Timothy Keller once identified the notion of “God at the top of the ladder” as being a distinguishing factor between Christianity and all other religions. All other religions, he explained, place God at the top of a ladder, where man ascends the ladder by obeying a set of rules in order to reach the top and accept God’s approval. Christianity stands in stark contrast and says “no it is impossible for man to ascend the ladder, but rather God came down the ladder to save man”. Presented in Psalm 24:3-4 is a verse that upon first sight seems to contradict the notion of God descending the ladder to save man. It reads: “Who shall ASCEND unto the hill of the Lord, or who shall stand in his Holy place. He that hath clean hands and a pure heart; who hath not lifted up his soul unto vanity or sworn deceitfully.” A person reads this, especially if of a different belief, and argues that is this not yet another example that Christianity like all other religions is a set of rules man must obey in order to ASCEND to God! In other words as long as a I live a life where I keep my hands clean God must accept me. The mistake here is in assuming the word “hill” and the word “ladder” are one and the same. When the Bible uses the word “hill” it speaks of a high place where one encounters the glory of God, where the glory of God shines upon a person. For example, the account in Exodus 34 speaks of Moses ascending to Mount Sinai where he caught a glimpse of God’s glory and says in verse 29 of the same chapter that after descending “he was not aware that his face was radiant because he had spoken with the LORD”. To illustrate my point think of a mirror. A mirror reflects light. The brightness of the light reflected by the mirror is a function of how many blemishes and spots are on the mirror. The more blemishes and spots on the mirror, the dimmer the brightness reflected. The purpose of keeping our hands clean and our hearts pure, in other words obeying the set of rules presented in Christianity, is not to gain God’s approval. But rather our souls are like mirrors. With every sinful act and disobedience of the commands of God, we are stained with envy, lust, jealousy, hatred and the like. We become by operation of spiritual principles, souls with blemishes unable to reflect God’s light. God’s light becomes dimmer and we are unable to see Him clearly. When we like Moses do descend after our encounter with God’s glory, our faces are not radiant. In order words, we do not reflect God’s glory. This is why a Christian still living a life of sin is unable to “let his light shine before men that they may see God’s glory”. The purpose of God’s commands are NOT yet another set of rules to be obeyed to seek His approval but rather are a fundamental component of our relationship with Him. For in obeying Him can we truly see Him, and in seeing His glory can we reflect His light in this dark world!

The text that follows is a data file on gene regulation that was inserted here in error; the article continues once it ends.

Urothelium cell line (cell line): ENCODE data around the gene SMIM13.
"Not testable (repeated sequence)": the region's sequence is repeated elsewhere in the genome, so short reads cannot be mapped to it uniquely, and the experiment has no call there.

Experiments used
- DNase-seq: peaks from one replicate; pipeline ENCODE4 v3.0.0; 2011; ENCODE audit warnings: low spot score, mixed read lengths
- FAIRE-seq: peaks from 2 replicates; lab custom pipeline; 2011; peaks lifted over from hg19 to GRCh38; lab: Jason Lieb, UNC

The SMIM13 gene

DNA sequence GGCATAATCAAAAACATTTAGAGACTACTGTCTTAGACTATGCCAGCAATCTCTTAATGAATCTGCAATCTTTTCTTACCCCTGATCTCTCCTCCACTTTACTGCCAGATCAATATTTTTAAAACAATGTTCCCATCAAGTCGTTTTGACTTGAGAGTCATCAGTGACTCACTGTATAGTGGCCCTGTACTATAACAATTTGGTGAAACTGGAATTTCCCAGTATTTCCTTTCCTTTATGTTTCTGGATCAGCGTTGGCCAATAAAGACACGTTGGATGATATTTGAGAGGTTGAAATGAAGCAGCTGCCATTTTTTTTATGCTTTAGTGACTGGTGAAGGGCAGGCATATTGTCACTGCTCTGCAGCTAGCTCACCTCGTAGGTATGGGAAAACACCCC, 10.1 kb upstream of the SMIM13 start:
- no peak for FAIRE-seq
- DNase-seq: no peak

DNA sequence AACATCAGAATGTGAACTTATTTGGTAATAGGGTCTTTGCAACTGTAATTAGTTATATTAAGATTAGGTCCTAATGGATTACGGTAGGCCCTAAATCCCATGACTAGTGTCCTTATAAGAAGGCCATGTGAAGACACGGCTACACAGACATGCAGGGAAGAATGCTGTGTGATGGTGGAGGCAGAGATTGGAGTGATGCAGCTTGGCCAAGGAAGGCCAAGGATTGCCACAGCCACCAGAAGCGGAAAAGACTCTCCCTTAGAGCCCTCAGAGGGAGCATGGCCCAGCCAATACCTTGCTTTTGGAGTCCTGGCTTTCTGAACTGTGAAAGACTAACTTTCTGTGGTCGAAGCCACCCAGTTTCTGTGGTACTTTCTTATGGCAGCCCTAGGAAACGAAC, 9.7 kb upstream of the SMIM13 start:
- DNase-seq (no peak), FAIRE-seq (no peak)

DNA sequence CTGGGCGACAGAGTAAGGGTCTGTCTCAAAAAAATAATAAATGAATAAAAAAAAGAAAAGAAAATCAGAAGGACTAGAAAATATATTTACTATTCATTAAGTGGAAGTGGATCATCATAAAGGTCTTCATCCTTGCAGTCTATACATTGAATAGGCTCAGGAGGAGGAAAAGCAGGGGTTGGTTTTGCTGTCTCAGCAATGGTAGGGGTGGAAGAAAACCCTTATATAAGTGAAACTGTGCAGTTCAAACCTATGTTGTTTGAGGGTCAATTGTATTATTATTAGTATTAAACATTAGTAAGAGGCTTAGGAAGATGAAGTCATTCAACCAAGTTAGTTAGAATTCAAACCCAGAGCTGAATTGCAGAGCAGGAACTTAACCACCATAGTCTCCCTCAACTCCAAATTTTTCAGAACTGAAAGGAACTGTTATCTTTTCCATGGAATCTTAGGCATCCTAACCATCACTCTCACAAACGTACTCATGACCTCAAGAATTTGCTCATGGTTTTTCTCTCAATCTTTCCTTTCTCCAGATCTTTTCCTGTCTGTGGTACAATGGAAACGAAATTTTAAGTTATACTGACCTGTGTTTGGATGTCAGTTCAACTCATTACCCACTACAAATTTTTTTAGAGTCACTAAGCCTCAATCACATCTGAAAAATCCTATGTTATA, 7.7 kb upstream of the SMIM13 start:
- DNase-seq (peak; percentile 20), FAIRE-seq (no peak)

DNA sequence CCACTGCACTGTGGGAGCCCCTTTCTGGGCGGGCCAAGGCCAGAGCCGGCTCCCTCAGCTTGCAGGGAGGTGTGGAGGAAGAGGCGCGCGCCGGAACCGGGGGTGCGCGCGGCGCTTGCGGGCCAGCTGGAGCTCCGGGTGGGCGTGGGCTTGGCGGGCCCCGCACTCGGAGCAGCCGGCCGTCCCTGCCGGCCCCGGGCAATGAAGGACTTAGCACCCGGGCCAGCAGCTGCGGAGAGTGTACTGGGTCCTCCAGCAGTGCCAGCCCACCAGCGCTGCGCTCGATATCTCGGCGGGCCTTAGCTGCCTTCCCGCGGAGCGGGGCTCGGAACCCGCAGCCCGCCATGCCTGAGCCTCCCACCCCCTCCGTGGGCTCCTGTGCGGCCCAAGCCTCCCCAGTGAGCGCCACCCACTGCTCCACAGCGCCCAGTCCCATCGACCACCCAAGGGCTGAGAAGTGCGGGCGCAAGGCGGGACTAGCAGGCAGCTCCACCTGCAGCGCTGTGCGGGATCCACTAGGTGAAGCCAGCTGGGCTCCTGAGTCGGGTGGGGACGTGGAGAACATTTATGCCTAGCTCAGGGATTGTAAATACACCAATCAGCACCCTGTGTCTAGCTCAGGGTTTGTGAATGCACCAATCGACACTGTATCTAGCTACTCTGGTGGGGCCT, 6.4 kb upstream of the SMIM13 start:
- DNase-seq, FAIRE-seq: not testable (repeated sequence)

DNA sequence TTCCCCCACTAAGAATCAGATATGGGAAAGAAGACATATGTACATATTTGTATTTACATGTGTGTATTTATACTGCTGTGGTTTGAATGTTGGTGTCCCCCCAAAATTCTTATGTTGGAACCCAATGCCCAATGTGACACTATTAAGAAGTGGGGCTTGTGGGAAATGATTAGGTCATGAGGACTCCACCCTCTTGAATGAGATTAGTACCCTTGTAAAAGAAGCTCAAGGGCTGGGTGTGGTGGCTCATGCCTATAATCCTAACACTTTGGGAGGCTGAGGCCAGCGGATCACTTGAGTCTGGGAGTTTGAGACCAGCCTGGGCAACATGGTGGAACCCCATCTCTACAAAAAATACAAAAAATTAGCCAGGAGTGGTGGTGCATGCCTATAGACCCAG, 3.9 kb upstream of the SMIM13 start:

The question presented in my devotional’s text today is “why do you think it is so difficult to filter out cultural toxins in today’s society”? 2 Timothy 3:1-7 provides a compelling answer and gives a perfect depiction of the direction our society is headed in. In the NIV it begins by saying “but mark this”, almost as if to say you can bank on this happening, or this is as sure as the sun will rise tomorrow. It leaves no room for doubt. As our society approaches the last days people grow more “lovers of self, lovers of money, boastful, proud, abusive, disobedient to parents, ungrateful, unholy, without love, unforgiving, slanderous, without self-control, brutal, not lovers of good, treacherous, rash, conceited, lovers of pleasure rather than lovers of God”! If our society were a person, the description in 2 Timothy 3:1-7 would be the reflection it sees staring back at it in the mirror. The spirit of our society has become one in which sin is embedded into the very fabric of our culture and is spreading and growing like cancer. Only a few decades ago certain “evils” taken for granted today were unheard of. What makes up a society are people, individuals coming together with all their uniqueness under a common culture or authority. As a person we can grow worse or better. Were there not days in our lives as well when certain “evils” we committed for the first time were appalling and shocking. And as we repeatedly committed them did those very same “evils” not become the norm. As the individual is a reflection of society, likewise a society grows worse or better as the people grow worse or better. The two are positively correlated and mutually dependent. Society cannot be growing worse as the majority of her people growing better. As a Christian living in a society of “evils” which have become the norm, it has become more difficult than ever to filter out the cultural toxins that is deteriorating the health of our society. How often do you see any representations of God littered about in our society? How often do you see representations that elicit sexual pleasure or encourage love of money? As Christians, we are in this world but we are not of this world. We must filter ourselves from this world and rid our souls of the toxins that is chocking the life of our society. Just because our society is slowly dying in sin, doesn’t mean we too as Christians must die along with it for we are not of it. As we approach the last days, our society grows weaker, the people grow weaker as they reject God . On that last day, we must either suffer the death of sin and separation from God, or celebrate the new life in Christ and perfect union with God!